How to Monitor Alkaline Cleaning Tanks

After machining parts, manufacturers have to clean them. Once clean, the parts may be painted, assembled, or stored with a rust inhibitor coating. That makes cleaning crucial. Poor cleaning could lead to rust, uneven painting or failure in assembly. Many manufacturers do not have the time or budget to rapidly change out (1-day to 1-week intervals) cleaning tanks; if you are fortunate to have short intervals, little maintenance is required as there is limited time for problems to arise. However, you should still perform basic tests to ensure your cleaner is working properly.

For manufacturers with longer tank life, there are 2 main properties to monitor to ensure the performance of your alkaline cleaner: pH and concentration. When the pH and concentration change, the efficacy of the cleaners can decline and lead to more frequent change-outs and greater cleaner consumption. Basic monitoring can prove to be highly cost effective and extend tank life. 

pH Testing

The ability to remove soils declines as the cleaner’s pH drops. The recommended pH for cleaning non-aluminum parts is > 9.0 and > 9.5 for aluminum parts. Additionally, many corrosion inhibitors have a pH-dependent solubility curve. As the pH drops, less inhibitor is incorporated into the solution and the more likely corrosion on cleaned parts can occur. These inhibitors start to drop around 10.2 pH, but do not cause significant issues until the pH drops below 9.5.

Maintenance programs typically attempt to adjust the pH back into range after falling out rather than monitoring the pH for remaining in range. We recommend the latter method as this ensures the pH does not drop dangerously low and potentially renders the solution unusable. Trying to keep the pH between 9.5 (or higher) and 10.5 is ideal. Adding a caustic to boost pH could cause problems as you will get a false concentration reading. If you plan to adjust the pH, have a qualified on-site analytical chemist perform the adjustments.

To measure the pH, pull a sample of agitated solution and wait for it to cool to room temperature. Once cooled, use a narrow range pH strip to test the pH. Higher temperatures can render pH tests unreliable and measuring in the tank could capture the pH of contaminants on the strip.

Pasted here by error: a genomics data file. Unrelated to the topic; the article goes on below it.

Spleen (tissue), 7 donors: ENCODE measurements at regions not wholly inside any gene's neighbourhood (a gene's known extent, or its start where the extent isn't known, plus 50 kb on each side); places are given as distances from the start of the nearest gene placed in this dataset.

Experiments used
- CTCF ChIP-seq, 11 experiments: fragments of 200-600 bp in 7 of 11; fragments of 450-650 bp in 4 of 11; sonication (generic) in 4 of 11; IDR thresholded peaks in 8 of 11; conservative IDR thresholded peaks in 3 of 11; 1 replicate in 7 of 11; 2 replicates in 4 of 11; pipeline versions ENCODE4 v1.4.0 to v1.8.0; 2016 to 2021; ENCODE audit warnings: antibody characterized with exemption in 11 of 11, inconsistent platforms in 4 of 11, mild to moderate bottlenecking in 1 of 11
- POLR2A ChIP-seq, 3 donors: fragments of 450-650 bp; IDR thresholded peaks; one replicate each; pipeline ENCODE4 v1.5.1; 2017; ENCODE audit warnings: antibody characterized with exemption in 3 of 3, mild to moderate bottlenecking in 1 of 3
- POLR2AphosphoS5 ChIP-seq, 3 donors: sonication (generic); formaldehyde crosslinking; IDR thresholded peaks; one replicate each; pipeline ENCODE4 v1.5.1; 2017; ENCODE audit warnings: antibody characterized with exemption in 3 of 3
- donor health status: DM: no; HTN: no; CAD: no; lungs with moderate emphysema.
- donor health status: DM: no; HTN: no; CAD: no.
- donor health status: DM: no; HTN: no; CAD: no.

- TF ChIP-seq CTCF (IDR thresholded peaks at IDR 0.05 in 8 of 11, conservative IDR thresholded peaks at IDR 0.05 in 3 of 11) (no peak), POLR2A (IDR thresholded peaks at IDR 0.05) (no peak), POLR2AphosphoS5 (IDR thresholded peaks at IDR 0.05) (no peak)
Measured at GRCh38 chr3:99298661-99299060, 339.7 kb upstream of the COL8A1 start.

Concentration Testing

The other key test involves testing the concentration using titration. Titration is used to find the tank strength (concentration). Titration involves adding an acidic reagent to a know volume of tank solution until a defined pH is reached. This can be done simply by adding drops of a reagent to the tank solution. This process involves a dye that changes colors at the defined pH endpoint. This is useful for finding the concentration with a +/- 2% tolerance.

This method is rather crude, but can be highly refined by having a trained chemist use lab equipment to run the test. Lab equipment is required for tests that require tighter tolerances than +/- 2%. Look for a constant concentration over time. If the concentration drops, some likely suspects are: cleaner carry-out, leaks, overly aggressive oil skimming, pH degradation by contaminants, and excessive raw material stripping. If the concentration increases, some likely suspects are: excessive add-back of cleaner or the presence of metalworking fluids. Sometimes soil could affect the strength reading and could indicate rising concentration or stable concentration when the strength is actually dropping.